RSS is the standard for the syndication of published content across the open web. For law firms, RSS is how their content reaches many readers, especially their blog content.
But of late, I am finding many law firms not using RSS in publishing, even in their blogs.
Other firms have their RSS feeds set up incorrectly. All of their blogs in one RSS feed so users receive content they don’t want. RSS feeds kicking out some content, but missing other content – almost like a magazine with blank packages here and there. RSS feeds that don’t work at all so nothing shows in a news aggregator or on publications based on RSS such as LexBlog.
The sad thing is that RSS is simple. Its non-abbreviated name says as much – Real Simple Syndication.
RSS is not something that needs to be set up. RSS comes included in all blog publishing software. RSS is included in the largest content management solution (CMS), WordPress, which is used on 70% of all websites running a CMS, whether it be a blog or other content site.
Even though RSS is a standard include, I had one large firm tell me recently that they needed to pay their website development company to go back and turn on RSS. Another large firm said they needed to pay to get their RSS fixed on their just launched website. It’s sad, sounded like they were saying they bought a car without a standard include – like a functioning steering wheel.
Hey, I’ll confess when I started this blog in 2003, I had no idea what RSS was. In fact, when I hit the RSS button on my site, a page of what seemed like gibberish showed up. Turned out this was the “raw RSS code,” displaying as it should.
I soon found out that what one of things that made blogs special – and in factor superior to static content on websites, was RSS. RSS was akin to a radio single sending out content from your blog to an audience who wanted to hear from you.
The standard symbol and website button for RSS is, in fact, a radio signal.
Without RSS, your website was like broadcasting from a radio station without an antenna. Everyone in the radio studio could hear you, but beyond that, forget it. Especially those folks with radios who turned into to your station wanting to hear what you had to say, they got nothing.
Imagine a lawyer unknowingly publishing blog posts on a law firm platform that did not have RSS working. Imagine telling the lawyer later that we were making it impossible for many users to read the lawyer’s posts – or that we were letting the world know that we, as a law firm, didn’t know what we’re doing when it came to a widely used and a simply deployed technology.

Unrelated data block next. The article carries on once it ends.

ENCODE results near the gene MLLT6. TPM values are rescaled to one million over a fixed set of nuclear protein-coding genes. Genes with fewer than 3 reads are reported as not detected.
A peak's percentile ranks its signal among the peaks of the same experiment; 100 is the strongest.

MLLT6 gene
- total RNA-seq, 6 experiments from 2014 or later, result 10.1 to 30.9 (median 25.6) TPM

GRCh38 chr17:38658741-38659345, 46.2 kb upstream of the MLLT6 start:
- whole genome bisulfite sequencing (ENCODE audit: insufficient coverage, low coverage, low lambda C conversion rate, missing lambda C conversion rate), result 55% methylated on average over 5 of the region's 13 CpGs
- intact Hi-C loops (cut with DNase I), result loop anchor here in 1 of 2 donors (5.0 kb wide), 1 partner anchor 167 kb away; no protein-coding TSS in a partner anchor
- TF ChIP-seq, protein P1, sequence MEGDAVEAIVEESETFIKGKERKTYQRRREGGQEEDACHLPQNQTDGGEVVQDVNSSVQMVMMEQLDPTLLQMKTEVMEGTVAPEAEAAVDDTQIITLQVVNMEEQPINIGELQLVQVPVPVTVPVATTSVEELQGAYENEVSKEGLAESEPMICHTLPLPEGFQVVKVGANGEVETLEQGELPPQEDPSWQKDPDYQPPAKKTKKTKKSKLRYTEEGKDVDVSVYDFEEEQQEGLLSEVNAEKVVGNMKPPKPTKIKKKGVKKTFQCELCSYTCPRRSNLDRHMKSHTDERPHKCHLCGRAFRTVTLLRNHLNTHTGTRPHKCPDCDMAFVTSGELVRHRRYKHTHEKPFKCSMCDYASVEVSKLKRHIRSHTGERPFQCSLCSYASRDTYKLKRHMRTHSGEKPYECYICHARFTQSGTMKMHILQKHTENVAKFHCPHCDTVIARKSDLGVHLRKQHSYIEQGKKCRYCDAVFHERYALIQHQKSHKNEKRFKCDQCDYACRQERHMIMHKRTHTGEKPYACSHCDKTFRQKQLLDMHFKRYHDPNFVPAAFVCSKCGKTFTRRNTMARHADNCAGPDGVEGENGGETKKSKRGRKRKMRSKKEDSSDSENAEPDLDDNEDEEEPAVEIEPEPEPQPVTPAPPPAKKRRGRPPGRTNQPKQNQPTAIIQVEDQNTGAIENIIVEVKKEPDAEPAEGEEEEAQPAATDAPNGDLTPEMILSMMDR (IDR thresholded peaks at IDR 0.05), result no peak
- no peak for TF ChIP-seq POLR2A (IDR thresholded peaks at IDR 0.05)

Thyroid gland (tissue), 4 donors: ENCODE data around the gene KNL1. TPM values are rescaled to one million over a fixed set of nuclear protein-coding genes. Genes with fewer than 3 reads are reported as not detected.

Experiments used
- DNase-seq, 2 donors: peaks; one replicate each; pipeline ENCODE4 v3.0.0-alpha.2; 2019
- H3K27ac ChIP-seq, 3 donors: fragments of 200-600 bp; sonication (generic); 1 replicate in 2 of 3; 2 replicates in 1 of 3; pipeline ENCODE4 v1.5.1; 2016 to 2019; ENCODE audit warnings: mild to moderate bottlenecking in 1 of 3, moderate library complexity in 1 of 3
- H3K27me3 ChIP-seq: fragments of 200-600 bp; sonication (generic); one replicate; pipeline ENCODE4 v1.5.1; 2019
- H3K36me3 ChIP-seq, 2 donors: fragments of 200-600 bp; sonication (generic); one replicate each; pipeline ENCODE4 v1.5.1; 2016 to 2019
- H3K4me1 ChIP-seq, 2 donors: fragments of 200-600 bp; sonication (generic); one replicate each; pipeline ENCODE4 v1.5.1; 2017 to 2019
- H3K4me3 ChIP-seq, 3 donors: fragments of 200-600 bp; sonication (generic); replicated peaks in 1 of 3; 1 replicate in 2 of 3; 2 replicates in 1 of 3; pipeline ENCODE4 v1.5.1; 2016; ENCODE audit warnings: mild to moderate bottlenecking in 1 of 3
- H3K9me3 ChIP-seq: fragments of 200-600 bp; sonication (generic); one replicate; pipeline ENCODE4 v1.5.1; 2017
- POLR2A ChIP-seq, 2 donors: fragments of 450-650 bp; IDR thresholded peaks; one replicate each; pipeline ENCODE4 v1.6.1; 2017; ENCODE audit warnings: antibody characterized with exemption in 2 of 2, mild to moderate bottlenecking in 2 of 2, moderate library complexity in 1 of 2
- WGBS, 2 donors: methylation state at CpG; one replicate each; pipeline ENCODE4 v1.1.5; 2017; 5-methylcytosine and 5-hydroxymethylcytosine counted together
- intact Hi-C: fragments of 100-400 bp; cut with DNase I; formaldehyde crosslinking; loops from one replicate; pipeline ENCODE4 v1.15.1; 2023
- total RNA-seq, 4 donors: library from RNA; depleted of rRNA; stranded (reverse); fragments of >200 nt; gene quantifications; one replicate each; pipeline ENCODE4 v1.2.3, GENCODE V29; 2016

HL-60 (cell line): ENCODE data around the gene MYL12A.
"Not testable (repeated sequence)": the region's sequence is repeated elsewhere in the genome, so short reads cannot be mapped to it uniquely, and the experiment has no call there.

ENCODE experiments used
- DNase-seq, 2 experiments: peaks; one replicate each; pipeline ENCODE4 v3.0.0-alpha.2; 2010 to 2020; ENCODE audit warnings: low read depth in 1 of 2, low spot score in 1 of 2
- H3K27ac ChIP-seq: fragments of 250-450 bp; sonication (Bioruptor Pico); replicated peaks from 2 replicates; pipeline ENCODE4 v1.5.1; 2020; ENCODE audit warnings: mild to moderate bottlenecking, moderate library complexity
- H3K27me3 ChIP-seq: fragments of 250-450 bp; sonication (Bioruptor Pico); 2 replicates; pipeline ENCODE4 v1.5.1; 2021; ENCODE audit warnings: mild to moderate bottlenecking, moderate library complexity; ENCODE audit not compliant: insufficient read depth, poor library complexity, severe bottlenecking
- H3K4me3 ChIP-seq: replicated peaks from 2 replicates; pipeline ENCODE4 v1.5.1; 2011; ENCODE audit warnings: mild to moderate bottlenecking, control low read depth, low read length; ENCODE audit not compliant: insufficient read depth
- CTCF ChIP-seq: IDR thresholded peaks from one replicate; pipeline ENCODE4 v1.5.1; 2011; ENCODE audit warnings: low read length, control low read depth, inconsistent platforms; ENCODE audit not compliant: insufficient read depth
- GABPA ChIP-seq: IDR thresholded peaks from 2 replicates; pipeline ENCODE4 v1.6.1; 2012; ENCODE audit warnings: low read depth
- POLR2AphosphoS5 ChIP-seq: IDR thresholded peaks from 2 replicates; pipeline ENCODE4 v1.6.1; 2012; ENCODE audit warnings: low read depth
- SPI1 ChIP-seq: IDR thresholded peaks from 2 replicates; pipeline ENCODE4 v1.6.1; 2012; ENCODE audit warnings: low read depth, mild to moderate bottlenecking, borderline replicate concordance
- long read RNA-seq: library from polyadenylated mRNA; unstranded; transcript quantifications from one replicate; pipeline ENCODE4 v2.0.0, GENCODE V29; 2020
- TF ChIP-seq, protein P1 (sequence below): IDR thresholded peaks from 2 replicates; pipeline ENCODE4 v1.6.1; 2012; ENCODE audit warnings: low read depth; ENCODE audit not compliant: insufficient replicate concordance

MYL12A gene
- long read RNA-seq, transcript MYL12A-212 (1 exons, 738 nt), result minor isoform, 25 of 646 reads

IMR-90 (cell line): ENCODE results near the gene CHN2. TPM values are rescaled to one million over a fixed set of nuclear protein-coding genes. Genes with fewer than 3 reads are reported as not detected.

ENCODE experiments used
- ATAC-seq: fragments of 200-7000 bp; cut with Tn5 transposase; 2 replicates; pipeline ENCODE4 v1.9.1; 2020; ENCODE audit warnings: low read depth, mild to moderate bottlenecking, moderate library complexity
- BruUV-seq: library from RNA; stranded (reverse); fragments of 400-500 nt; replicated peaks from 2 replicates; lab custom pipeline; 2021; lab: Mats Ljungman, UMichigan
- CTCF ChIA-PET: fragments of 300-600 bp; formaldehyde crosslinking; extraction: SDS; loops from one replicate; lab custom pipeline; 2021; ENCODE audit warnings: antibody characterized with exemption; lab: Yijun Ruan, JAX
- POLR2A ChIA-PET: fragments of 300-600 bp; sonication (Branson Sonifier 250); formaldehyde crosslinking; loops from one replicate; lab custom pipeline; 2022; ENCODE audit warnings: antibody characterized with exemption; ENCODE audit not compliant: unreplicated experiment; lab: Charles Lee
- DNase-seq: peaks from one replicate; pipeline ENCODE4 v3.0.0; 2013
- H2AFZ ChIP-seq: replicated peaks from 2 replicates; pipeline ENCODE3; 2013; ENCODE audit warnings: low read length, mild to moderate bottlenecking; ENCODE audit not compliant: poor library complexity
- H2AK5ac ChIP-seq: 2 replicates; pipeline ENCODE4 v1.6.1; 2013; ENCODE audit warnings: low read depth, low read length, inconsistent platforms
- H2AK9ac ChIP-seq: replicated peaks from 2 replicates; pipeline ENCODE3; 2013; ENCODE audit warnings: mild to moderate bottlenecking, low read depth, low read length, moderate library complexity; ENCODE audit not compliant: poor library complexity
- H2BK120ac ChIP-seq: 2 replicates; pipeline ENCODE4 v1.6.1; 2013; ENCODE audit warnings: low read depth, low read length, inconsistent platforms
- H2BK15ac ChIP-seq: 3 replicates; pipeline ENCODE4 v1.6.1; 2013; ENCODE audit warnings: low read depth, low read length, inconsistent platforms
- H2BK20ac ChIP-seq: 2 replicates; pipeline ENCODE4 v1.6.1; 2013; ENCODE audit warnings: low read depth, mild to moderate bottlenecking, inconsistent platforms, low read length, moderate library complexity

When I went out and met with law firms about blogs almost fifteen years ago, I explained that one of the great advantages was the RSS feed. I used RSS, one of the key elements of a standard blog, to sell blogs.
I explained that RSS created a web feed (RSS feed) which allowed users (clients, media, prospective clients, other bloggers etc) to access updates to the law firm’s blog at other than the blog itself. Pretty powerful compared to expecting users to come to a law firm’s website or blog to read updates.
Powerful also for automatically displaying blog posts in entirety or by excerpt back at the law firm’s website.
RSS feeds allowed a user to keep track of updates from many different publications or blogs in a user’s single news aggrator, the most popular of which was Google Reader, until Google shut it dowm. Today the most popular is Feedly.
The news aggregator automatically checks the RSS feed for new content, allowing the content to be automatically passed from website to website or from website to user. This passing of content is called web syndication.
Beyond news aggregators, RSS is how many large news service aggregators and syndication sources gets feeds. LexisNexis, is just one of many that has syndicated blog posts that LexisNexis received by RSS. Other aggregators and syndicators deliver news and commentary to corporations, worldwide.
LexBlog receives all the blogs not published on our platform via RSS. Via that RSS, LexBlog displays and categorizes posts, creates an author/contributor page and a law firm page displaying posts and contributors. We syndicate those posts to third parties such as Fastcase and bar associations.
RSS is the syndication tool of record across the open web. Beyond blogs, publishers and media producers usually use RSS to publish frequently updated information, such news headlines, audio and video.
Don’t get geeked out by RSS, it’ doesn’t have to be any more complicated than email, another content delivery tool. We look at email as pretty simple and don’t get wigged out about the software and web architecture that enables it to work.
Look at RSS just the same as email. You need it. You don’t need to know what it’s all about and how it works.
And don’t let anyone sell you RSS, anymore than you’d let someone sell you a steering wheel as an extra for your car. Or charge to fix your steering wheel that never worked and made it tough to drive.